Congratulations and Welcome Class of 2024!
As information regarding the global outbreak of COVID-19 continues to evolve, please keep in mind this event is subject to change.
What: Class of 2024 White Coat Ceremony
When: Friday, July 24, 2020 from 5:00 - 7:00 p.m.
The White Coat Ceremony calls on students to incorporate the humanistic ideals of medicine in their future care of patients. Each year, approximately 120 outstanding scholars have the honor of joining one of the most prestigious and leading medical institutions in the country when they are formally welcomed as the University of Arizona’s newest class of medical students at the annual White Coat Ceremony. These students will become a part of the legacy of thousands of alumni whose contributions to medical science have resulted in advances that have expanded the boundaries of knowledge, alleviated untold suffering, and saved the lives of countless individuals.
Our new medical students gather in the presence of their families, guests, faculty members and college leaders to formally receive the cloak of their future profession: the white coat. This event marks each student's entry into clinical medicine — a milestone in the education of a medical student.
The Arnold P. Gold Foundation, a public foundation dedicated to fostering humanism in medicine, furnishes each White Coat participant with a pin that symbolizes a shared commitment to providing compassionate and competent patient care. These pins are placed on the coats prior to the ceremony.
History of the White Coat Ceremony
The Arnold P. Gold Foundation designed the White Coat Ceremony to welcome entering medical students and help them to establish a psychological contract for the practice of medicine.
The White Coat Ceremony was initiated on August 20, 1993 at the Columbia University College of Physicians & Surgeons. In 1994, New Jersey Medical School held its first annual White Coat Ceremony, becoming the nation’s second medical school to do so. Grants from the Robert Wood Johnson Foundation in 1996 and 1997 made widespread advocacy of this celebratory and solemn event possible. Currently, a White Coat Ceremony or similar rite of passage takes place at 96% of AAMC-accredited schools of medicine in the United States, as well as at osteopathic schools of medicine and at schools abroad in Antigua, Australia, Canada, The Dominican Republic, Grenada, Haiti, Israel, Japan, Lebanon, The Netherlands, Pakistan, Qatar, and South Korea.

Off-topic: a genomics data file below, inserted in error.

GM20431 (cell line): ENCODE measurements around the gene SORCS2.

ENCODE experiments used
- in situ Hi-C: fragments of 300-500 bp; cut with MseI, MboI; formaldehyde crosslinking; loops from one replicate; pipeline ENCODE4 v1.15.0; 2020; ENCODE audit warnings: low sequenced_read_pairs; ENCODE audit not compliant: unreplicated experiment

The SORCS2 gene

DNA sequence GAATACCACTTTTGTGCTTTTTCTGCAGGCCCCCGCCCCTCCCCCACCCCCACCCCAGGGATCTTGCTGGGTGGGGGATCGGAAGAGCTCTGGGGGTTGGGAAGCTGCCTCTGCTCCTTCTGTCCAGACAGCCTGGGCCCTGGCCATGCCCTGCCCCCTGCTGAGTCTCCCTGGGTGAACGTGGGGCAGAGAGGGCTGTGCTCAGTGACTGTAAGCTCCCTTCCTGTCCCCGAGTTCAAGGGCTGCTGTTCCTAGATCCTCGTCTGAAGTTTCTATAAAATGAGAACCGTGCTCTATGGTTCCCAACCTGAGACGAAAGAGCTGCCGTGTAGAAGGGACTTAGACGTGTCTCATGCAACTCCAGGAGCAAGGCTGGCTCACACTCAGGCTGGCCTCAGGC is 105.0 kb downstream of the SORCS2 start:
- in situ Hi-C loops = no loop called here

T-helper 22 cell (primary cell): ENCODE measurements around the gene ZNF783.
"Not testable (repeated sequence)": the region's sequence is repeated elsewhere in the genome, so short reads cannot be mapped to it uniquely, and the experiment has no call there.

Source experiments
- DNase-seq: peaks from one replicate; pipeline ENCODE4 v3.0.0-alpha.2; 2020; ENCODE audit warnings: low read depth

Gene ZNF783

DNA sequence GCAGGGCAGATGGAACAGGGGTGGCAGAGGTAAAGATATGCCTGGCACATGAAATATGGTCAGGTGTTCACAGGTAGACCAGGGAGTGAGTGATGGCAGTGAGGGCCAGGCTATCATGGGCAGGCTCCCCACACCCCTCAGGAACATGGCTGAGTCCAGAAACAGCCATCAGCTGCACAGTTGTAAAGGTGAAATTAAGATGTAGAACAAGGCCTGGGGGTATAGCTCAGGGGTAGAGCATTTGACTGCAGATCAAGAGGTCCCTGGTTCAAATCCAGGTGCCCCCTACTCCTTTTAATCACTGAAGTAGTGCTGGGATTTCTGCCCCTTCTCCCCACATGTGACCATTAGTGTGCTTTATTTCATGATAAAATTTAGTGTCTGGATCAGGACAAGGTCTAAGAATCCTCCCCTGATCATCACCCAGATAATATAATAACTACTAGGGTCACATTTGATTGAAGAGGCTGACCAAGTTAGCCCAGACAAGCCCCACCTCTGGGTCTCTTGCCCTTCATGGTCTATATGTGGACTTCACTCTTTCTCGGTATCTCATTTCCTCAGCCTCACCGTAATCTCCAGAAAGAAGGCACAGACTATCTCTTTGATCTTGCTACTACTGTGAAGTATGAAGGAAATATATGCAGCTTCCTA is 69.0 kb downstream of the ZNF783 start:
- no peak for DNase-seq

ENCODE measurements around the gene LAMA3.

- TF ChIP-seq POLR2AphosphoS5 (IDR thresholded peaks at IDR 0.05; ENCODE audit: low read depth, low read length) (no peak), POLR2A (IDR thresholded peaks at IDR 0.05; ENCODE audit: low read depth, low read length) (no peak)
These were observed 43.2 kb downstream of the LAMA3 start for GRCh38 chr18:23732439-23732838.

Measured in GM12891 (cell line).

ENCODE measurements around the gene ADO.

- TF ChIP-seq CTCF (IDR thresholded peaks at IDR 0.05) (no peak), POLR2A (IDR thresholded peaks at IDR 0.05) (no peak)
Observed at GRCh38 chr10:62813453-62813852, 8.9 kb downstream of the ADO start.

At the ceremony, students are welcomed by respected leaders who represent the value system of the school and the new profession the students are about to enter. The cloaking with the white coat—the mantle of the medical profession—is a hands-on experience that underscores the bonding process. It is personally placed on each student's shoulders by individuals who believe in the students' ability to carry on the noble tradition of doctoring. It is a personally delivered gift of confidence and compassion.
Many of us have been working together to help make this a memorable occasion, and we hope that you’ll join us as a community to celebrate our humanistic commitment to the study and practice of medicine.
General information and assistance
Please call the Office of Student Affairs at (520) 626-6216 if you have questions about the White Coat Ceremony or Reception.
Staff and student volunteers will be available the day of the event to answer questions and offer assistance. These volunteers will be wearing either red shirts with the College of Medicine logo or black shirts with "College of Medicine Events Staff' in white on the back. Please feel free to stop any of them for information or to introduce yourselves.
Please be aware that there is a bag check policy at Centennial Hall upon entry, so please plan your arrival accordingly.
Please note: The White Coat Ceremony is Webcast live, videotaped, photographed, and recorded. Your attendance at White Coat confirms your willingness to appear in Webcasts, videotapes, photographs, and recordings and releases The University of Arizona from all liability in connection therewith.